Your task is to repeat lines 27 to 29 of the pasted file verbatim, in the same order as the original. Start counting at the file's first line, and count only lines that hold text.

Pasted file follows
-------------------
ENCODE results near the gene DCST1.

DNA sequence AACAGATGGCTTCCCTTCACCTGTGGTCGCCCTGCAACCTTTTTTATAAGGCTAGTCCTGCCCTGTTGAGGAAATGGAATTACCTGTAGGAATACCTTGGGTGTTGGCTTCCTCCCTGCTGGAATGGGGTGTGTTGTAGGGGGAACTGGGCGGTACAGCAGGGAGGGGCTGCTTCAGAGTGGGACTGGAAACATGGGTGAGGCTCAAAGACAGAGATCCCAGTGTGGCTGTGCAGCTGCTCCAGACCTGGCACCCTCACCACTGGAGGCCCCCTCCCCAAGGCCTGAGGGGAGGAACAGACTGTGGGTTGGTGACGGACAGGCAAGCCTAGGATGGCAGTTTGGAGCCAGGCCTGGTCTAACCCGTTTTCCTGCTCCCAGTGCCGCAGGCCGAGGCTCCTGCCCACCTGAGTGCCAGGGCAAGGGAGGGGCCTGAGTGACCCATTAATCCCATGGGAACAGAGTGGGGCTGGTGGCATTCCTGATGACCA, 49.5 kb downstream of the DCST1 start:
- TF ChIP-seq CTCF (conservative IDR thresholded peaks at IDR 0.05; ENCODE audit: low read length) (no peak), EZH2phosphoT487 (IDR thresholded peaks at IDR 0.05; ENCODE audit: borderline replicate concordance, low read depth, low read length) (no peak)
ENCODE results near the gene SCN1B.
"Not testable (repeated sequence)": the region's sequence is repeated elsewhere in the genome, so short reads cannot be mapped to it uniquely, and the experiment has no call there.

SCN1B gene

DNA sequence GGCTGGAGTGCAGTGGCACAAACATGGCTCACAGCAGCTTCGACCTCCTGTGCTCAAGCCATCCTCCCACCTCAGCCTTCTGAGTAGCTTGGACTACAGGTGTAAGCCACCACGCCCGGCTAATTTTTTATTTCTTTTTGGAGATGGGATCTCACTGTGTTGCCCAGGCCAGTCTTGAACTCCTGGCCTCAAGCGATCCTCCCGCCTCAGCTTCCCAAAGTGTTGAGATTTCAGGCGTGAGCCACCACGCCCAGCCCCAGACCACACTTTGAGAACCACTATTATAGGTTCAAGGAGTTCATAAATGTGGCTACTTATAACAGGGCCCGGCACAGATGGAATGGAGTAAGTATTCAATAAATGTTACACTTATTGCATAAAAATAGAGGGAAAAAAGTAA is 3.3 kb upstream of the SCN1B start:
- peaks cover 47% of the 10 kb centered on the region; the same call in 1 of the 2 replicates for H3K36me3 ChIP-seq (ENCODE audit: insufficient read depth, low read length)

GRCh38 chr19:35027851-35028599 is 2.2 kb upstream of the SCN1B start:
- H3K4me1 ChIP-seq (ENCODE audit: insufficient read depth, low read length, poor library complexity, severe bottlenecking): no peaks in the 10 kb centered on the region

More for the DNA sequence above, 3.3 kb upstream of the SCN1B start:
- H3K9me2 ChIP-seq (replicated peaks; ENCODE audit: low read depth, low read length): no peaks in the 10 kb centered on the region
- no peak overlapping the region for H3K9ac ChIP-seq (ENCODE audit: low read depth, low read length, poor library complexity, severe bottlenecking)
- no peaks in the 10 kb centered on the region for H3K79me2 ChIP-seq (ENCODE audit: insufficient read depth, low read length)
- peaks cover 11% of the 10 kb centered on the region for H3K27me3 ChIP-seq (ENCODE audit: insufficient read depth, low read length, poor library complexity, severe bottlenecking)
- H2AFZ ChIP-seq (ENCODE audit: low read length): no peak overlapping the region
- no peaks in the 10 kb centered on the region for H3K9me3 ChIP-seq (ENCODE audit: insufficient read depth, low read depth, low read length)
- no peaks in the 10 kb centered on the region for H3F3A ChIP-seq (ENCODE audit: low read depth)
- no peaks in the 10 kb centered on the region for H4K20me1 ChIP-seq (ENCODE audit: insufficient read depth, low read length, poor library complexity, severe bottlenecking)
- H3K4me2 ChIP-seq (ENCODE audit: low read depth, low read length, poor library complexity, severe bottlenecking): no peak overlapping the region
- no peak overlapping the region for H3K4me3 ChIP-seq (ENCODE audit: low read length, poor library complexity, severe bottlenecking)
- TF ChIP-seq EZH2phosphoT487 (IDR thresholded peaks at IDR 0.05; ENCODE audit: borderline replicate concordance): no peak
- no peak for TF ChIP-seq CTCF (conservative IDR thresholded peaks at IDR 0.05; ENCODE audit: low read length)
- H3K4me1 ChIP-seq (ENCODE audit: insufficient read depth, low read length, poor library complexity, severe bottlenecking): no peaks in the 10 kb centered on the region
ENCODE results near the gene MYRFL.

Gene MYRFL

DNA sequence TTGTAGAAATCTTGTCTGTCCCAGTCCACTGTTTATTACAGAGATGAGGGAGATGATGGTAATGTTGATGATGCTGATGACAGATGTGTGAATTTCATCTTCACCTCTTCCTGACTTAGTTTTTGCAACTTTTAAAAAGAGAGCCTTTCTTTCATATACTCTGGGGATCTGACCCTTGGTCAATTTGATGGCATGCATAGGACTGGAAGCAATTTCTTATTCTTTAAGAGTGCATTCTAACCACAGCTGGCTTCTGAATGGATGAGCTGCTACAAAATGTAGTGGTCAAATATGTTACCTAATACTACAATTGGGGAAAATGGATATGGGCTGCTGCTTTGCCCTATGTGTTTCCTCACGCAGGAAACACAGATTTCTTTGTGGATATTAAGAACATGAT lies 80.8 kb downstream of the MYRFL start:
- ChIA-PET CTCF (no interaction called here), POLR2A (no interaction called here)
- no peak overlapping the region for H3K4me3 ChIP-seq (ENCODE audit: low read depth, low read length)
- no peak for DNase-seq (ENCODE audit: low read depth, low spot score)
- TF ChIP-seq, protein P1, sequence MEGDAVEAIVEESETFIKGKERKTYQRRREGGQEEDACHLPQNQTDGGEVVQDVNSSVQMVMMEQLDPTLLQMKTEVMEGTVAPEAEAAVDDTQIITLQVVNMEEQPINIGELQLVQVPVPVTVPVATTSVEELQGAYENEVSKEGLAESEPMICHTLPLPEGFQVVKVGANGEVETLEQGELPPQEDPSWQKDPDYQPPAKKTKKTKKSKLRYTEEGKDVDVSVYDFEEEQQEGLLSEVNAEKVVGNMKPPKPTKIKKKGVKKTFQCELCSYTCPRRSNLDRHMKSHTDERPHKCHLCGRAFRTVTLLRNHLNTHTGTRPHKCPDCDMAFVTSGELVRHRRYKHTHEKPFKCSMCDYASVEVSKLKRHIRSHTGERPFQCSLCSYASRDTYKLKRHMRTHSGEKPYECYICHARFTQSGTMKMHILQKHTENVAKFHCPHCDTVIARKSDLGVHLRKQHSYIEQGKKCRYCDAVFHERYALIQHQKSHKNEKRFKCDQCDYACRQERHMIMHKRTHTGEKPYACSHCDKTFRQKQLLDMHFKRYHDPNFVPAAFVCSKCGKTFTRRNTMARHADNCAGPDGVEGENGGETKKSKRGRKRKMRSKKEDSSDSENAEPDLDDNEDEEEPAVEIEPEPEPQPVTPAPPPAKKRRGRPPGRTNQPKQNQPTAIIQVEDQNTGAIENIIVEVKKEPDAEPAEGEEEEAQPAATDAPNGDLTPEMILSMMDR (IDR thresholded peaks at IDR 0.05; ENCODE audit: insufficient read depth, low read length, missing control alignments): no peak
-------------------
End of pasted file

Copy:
DNA sequence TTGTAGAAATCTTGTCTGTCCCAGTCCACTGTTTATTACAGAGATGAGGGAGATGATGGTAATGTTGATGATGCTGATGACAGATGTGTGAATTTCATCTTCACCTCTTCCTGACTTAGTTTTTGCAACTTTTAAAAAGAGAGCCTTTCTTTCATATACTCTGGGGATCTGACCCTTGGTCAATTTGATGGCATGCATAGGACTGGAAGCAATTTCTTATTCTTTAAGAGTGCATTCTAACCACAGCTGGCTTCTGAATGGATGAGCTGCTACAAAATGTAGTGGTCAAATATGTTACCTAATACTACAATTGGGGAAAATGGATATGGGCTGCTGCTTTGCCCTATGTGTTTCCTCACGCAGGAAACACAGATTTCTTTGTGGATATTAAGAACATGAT lies 80.8 kb downstream of the MYRFL start:
- ChIA-PET CTCF (no interaction called here), POLR2A (no interaction called here)
- no peak overlapping the region for H3K4me3 ChIP-seq (ENCODE audit: low read depth, low read length)